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4.0 out of 5 stars A Clear Portrait of Bultmann's Theology, August 26, 2009
This review is from: Jesus Christ and Mythology (Paperback)
Jesus Christ and Mythology consists of two groups of lectures Bultmann gave at Yale and Vanderbilt in 1951, and since the lectures were aimed at intelligent students unaquanted with his work, they serve as an excellent introduction to Bultmann's theology. I had read a good deal about Bultmann's thought in other theology books, but this was the first of his actual works I read, and it was certainly worth reading.

Bultmann's primary point is that God is not comprehended by thought, but by experience. Rationality is not the tool for approaching God; relational experience is. There are essentially two spheres of existence (derived from Kant); the rational, ordered external world which we understand via science, and the a-rational world including the supernatural (including God, "faith knowledge, etc.) which we understand via experience and faith. Jesus was indeed a historical person existing in the first sphere of existence, but he is the Jesus Christ of Christianity only in the second sphere, which has nothing to do with rationality. As Bultmann says, " The incomprehensibility of God lies not in the sphere of theorical thought but in the sphere of personal existence" (43 [note that I have the 1958 edition]).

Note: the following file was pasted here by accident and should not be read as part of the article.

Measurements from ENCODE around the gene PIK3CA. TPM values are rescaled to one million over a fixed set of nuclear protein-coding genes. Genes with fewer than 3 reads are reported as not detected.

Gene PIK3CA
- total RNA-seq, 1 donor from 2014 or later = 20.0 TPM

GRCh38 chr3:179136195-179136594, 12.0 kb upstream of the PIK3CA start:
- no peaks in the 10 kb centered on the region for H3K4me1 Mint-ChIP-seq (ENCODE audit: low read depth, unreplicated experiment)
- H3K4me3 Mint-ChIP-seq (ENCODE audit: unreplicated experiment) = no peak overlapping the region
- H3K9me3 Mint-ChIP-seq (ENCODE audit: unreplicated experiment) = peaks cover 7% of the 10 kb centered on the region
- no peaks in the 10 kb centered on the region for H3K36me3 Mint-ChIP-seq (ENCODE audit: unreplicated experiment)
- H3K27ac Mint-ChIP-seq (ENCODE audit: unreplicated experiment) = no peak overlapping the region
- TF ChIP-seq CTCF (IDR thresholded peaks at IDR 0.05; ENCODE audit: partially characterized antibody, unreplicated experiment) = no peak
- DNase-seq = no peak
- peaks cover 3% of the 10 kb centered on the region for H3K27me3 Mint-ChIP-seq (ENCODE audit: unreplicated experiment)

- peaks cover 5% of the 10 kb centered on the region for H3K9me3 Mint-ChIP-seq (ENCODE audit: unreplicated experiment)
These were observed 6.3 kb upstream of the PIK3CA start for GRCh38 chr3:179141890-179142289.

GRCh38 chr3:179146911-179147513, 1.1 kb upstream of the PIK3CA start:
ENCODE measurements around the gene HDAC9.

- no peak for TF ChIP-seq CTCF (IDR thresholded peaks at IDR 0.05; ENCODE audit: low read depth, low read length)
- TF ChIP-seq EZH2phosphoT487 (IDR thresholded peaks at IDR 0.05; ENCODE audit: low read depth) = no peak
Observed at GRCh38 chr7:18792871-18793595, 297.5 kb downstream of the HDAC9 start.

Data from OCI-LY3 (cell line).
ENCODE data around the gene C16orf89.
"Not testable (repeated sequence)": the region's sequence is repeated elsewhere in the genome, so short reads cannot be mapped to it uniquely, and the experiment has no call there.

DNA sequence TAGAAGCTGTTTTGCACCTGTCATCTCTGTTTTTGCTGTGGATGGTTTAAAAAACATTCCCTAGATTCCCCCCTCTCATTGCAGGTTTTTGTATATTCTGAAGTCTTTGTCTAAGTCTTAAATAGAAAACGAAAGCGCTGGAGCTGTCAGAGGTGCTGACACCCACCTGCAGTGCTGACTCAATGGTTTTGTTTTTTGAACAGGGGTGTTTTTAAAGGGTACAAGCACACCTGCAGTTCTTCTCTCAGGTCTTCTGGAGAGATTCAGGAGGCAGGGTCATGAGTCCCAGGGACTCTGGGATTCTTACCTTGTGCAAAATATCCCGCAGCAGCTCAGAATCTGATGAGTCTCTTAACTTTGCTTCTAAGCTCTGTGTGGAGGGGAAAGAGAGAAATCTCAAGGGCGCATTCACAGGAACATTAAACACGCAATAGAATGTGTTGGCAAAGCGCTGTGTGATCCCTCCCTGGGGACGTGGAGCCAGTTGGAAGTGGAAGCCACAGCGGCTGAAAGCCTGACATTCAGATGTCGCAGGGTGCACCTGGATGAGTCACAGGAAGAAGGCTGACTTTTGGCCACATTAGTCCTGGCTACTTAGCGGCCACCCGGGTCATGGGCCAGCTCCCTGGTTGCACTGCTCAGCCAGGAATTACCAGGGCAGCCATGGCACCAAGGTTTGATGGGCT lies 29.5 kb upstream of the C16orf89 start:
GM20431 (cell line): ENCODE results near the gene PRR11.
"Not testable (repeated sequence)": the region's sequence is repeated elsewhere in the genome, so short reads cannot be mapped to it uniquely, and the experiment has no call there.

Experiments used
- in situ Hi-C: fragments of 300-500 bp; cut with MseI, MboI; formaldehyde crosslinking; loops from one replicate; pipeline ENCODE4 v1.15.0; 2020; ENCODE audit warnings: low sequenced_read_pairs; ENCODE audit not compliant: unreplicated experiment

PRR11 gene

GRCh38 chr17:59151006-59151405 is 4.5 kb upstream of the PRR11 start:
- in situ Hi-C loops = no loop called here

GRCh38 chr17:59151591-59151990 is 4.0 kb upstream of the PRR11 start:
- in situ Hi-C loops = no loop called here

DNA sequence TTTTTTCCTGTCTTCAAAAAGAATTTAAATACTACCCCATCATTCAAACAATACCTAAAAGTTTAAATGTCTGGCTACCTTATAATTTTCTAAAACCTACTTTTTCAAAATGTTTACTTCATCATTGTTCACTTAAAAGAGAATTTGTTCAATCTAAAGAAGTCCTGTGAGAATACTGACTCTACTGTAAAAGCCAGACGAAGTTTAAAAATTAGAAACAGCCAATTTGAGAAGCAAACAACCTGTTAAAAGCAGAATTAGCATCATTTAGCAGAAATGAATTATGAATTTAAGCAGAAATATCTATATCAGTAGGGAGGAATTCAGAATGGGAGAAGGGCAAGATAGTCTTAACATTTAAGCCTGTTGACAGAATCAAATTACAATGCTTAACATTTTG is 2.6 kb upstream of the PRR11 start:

What does this have to do with mythology? The scriptural account of Jesus is clouded in mythology. The entire world-view of the ancient authors of the New Testament is now rejected as primitive by modern men, so we must go about the task of de-mythologizing (stripping the myth from reality) Jesus to discover who he truly was. This de-mythologizing is Bultmann's proposed hermeneutic method (45). But we are not doing this for knowledge of the first sphere. We want to "understand in a new way the concept of knowledge which as a rule does not mean theoretical, rational knowledge, but mystical intuition or vision, a mystical union with Christ" (48). Bultmann delves into existential philosophy to tie together this search for mystical truth with the search for self knowledge. He ends up concluding that "the question of God and the question of myself are identical" (53). We study history (in this case, we de-mythologize New Testament history) to "gain an understanding of the possibilities of human life and thereby of the possibilities of my own life. The ultimate reason for studying history is to become conscious of the possibilities of human existence" (53).